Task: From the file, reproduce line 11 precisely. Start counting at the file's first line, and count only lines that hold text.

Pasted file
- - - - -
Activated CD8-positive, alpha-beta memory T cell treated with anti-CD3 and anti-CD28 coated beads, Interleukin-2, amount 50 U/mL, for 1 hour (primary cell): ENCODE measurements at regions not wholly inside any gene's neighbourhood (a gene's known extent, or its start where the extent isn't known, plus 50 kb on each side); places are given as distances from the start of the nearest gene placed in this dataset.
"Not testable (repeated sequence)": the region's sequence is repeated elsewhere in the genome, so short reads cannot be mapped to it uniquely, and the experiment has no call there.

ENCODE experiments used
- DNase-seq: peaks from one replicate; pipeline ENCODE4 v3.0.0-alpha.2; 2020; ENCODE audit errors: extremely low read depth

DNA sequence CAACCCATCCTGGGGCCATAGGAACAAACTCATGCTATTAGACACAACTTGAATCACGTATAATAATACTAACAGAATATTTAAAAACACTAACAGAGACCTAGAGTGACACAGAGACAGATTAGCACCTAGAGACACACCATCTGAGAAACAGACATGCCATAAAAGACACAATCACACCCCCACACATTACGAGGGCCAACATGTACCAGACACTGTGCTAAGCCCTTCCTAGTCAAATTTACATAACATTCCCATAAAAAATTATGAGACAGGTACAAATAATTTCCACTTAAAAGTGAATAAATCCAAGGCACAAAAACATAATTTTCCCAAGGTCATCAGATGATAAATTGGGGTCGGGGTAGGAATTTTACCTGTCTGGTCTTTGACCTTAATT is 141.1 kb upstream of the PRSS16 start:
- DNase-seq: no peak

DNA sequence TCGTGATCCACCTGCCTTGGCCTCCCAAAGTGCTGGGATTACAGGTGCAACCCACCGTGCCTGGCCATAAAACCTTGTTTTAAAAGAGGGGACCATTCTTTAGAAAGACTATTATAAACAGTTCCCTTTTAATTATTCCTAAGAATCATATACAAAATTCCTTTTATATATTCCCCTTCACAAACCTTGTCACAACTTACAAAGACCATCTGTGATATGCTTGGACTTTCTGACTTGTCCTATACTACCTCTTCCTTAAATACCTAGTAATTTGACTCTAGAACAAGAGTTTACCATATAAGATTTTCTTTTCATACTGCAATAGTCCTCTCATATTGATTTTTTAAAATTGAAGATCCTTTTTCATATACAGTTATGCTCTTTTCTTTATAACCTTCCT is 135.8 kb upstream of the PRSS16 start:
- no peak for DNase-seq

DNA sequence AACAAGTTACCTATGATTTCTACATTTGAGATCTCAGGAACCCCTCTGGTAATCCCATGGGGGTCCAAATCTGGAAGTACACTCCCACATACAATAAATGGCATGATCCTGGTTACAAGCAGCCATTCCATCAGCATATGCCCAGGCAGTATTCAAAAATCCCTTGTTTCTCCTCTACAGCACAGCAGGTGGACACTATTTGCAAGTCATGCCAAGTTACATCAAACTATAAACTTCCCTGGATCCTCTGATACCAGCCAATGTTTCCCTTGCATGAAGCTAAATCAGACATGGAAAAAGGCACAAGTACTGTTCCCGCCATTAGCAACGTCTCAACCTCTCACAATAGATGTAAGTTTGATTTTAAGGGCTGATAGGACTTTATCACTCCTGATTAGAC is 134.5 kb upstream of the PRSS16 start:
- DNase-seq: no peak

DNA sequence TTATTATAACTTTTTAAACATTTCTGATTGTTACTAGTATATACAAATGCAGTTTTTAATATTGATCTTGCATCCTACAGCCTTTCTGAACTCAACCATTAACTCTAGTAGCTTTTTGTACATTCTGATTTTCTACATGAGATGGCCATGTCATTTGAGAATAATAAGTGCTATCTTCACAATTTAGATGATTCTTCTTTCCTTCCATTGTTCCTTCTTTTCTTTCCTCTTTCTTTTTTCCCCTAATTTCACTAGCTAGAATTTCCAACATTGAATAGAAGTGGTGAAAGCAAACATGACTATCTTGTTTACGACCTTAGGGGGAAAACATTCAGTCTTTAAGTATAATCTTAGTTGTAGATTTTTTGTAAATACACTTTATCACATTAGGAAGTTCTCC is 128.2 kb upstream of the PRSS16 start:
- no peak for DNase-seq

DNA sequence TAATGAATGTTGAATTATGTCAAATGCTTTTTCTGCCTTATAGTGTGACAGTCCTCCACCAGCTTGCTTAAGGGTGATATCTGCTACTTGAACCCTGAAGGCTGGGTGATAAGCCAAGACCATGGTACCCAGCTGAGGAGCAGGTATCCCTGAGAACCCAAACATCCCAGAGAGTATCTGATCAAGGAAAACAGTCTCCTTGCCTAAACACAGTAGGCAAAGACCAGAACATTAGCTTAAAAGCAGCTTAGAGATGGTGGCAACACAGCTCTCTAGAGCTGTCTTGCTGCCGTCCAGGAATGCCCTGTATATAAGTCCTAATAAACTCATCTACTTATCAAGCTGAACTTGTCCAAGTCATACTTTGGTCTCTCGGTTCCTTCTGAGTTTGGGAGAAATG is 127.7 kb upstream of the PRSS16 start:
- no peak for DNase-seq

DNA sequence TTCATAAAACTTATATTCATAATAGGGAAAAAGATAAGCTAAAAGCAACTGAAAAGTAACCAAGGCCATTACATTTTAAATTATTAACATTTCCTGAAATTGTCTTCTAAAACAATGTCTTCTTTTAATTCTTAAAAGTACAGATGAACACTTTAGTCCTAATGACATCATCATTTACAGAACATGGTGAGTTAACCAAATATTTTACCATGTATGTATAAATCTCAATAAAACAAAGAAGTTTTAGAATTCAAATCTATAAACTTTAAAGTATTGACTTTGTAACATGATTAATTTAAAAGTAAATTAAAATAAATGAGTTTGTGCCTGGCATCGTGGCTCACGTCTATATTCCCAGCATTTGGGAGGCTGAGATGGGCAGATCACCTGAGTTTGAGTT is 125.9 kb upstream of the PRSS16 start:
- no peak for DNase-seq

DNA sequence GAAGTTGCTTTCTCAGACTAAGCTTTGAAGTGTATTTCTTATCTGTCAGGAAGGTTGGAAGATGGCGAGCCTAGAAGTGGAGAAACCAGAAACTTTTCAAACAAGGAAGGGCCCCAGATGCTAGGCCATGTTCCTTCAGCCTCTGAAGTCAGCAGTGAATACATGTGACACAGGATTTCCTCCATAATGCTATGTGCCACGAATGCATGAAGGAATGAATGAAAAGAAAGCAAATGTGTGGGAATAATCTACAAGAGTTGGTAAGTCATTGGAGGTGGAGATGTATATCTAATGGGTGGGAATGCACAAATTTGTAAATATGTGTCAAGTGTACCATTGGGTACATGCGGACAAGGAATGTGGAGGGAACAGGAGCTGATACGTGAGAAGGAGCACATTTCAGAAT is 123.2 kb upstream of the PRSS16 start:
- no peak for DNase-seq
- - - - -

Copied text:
DNA sequence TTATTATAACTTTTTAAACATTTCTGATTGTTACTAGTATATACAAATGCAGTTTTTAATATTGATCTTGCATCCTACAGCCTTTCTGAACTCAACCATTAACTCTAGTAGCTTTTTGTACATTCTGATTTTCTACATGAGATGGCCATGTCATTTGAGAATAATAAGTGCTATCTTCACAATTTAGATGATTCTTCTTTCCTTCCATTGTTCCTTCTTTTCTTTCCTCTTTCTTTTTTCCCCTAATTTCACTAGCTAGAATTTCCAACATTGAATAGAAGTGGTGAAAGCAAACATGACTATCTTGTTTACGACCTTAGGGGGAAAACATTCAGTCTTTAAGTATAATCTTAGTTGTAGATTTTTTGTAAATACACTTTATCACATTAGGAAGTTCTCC is 128.2 kb upstream of the PRSS16 start: